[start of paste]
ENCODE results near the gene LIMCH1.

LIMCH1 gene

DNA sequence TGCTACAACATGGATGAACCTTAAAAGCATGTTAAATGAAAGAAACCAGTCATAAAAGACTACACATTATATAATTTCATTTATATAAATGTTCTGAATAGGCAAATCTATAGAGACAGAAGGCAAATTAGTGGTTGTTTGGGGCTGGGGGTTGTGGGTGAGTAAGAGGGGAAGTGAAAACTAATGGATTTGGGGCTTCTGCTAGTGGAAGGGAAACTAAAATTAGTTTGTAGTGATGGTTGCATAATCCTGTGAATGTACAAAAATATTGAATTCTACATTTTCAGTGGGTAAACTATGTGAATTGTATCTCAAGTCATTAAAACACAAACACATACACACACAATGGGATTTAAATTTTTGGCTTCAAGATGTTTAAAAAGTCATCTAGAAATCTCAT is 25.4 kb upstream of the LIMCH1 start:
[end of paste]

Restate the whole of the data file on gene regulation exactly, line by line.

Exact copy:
ENCODE results near the gene LIMCH1.

LIMCH1 gene

DNA sequence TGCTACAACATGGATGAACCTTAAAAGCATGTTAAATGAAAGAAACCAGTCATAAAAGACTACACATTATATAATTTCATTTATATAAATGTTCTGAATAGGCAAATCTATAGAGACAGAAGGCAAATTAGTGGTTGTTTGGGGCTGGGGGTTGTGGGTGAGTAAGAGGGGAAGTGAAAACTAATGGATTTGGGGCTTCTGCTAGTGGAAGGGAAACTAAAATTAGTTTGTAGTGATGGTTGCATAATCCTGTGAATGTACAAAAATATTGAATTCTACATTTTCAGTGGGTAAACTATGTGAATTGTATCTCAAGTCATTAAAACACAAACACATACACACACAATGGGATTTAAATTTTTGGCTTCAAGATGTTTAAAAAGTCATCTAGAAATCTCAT is 25.4 kb upstream of the LIMCH1 start: